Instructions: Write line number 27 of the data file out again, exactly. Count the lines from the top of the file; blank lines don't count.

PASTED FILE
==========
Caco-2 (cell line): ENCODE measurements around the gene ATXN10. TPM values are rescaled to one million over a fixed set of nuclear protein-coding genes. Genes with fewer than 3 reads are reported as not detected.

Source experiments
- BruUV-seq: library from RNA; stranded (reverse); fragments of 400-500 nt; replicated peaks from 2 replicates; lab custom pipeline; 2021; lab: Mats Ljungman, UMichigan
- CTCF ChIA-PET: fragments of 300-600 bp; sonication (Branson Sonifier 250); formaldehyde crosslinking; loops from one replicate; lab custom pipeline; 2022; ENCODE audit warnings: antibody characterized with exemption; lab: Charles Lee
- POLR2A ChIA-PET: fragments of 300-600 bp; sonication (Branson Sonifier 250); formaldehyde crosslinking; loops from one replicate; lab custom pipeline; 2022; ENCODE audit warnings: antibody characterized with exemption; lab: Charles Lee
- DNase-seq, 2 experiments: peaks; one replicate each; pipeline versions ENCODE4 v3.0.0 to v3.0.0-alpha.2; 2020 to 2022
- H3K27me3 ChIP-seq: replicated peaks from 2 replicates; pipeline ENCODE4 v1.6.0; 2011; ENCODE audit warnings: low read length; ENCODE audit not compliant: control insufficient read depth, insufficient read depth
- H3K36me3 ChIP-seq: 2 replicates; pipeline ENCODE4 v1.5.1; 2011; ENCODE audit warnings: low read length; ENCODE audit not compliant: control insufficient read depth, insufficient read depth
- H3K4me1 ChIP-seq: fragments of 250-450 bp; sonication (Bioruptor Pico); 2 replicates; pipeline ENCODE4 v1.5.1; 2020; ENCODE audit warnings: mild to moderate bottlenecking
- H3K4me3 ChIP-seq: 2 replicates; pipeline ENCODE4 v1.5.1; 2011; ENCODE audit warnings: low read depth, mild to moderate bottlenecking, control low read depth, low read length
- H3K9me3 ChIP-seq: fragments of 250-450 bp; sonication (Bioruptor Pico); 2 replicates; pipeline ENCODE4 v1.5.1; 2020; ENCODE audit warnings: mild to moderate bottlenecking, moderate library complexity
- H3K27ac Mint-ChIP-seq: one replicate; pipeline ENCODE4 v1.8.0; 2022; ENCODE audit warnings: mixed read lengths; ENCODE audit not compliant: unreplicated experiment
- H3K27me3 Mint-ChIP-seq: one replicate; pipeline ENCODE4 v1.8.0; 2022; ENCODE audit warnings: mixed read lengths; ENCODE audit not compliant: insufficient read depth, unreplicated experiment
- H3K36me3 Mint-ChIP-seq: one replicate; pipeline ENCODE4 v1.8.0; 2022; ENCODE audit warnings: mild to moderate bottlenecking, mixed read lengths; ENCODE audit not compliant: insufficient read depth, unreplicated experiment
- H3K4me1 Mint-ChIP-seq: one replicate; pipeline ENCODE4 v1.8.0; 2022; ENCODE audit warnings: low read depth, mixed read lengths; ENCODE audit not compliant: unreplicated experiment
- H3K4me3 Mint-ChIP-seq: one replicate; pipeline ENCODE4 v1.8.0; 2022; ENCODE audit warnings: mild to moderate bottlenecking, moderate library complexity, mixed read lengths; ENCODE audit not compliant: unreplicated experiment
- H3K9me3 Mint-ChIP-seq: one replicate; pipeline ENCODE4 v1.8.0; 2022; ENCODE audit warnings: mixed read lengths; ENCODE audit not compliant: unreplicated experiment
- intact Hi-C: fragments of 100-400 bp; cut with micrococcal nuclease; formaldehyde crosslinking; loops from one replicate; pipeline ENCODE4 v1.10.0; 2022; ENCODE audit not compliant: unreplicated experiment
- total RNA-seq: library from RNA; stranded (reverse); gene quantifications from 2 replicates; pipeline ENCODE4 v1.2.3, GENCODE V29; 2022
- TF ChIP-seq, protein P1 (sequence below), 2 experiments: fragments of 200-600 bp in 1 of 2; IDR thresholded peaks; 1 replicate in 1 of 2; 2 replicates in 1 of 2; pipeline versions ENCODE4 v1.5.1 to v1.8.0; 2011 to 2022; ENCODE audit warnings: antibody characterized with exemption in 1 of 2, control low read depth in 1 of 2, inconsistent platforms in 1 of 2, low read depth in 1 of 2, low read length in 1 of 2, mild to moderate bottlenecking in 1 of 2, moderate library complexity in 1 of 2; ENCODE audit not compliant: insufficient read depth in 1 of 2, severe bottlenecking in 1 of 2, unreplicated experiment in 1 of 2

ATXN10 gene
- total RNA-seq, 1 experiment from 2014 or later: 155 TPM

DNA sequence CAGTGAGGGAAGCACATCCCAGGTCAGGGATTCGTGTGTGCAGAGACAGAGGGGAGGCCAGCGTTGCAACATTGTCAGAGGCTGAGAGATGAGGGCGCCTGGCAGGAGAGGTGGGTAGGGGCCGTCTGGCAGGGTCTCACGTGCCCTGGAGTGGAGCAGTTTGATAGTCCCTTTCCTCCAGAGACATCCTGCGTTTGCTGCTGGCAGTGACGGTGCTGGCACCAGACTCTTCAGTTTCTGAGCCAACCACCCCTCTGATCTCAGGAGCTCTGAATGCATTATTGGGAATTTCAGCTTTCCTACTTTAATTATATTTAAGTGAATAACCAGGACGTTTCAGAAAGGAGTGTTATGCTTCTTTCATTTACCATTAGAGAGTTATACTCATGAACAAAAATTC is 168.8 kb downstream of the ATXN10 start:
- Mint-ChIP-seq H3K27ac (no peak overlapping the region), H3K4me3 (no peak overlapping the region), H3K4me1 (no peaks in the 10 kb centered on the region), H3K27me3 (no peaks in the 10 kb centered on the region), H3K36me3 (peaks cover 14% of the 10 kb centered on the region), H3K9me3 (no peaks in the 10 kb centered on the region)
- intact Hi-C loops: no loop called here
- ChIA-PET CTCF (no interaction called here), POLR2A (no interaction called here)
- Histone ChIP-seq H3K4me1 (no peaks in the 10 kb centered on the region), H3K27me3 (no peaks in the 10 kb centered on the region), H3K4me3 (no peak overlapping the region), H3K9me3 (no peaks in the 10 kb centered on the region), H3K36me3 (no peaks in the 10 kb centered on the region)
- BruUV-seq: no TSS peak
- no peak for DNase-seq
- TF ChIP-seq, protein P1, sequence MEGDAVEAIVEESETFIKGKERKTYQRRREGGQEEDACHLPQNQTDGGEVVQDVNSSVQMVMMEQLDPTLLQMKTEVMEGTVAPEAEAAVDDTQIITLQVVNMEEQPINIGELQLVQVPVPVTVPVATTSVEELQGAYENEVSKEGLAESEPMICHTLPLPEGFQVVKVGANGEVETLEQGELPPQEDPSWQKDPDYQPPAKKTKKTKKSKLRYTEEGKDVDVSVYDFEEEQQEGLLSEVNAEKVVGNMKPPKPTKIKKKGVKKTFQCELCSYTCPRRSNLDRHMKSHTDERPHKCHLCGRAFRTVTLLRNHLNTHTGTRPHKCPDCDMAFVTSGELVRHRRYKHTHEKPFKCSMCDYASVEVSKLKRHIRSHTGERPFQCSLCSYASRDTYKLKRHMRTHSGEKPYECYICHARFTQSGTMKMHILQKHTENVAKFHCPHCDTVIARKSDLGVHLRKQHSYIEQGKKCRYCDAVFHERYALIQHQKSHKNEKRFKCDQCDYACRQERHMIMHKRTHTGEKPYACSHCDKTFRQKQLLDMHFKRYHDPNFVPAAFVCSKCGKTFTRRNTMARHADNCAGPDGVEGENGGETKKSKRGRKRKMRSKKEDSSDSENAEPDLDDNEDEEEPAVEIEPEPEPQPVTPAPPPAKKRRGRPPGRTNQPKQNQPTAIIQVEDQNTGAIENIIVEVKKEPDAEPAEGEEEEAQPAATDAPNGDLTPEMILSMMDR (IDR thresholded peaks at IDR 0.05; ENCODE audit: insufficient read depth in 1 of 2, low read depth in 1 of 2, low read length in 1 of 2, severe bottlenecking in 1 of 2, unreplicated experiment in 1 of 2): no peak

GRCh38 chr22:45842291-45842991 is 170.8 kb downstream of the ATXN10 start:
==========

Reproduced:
- Histone ChIP-seq H3K4me1 (no peaks in the 10 kb centered on the region), H3K27me3 (no peaks in the 10 kb centered on the region), H3K4me3 (no peak overlapping the region), H3K9me3 (no peaks in the 10 kb centered on the region), H3K36me3 (no peaks in the 10 kb centered on the region)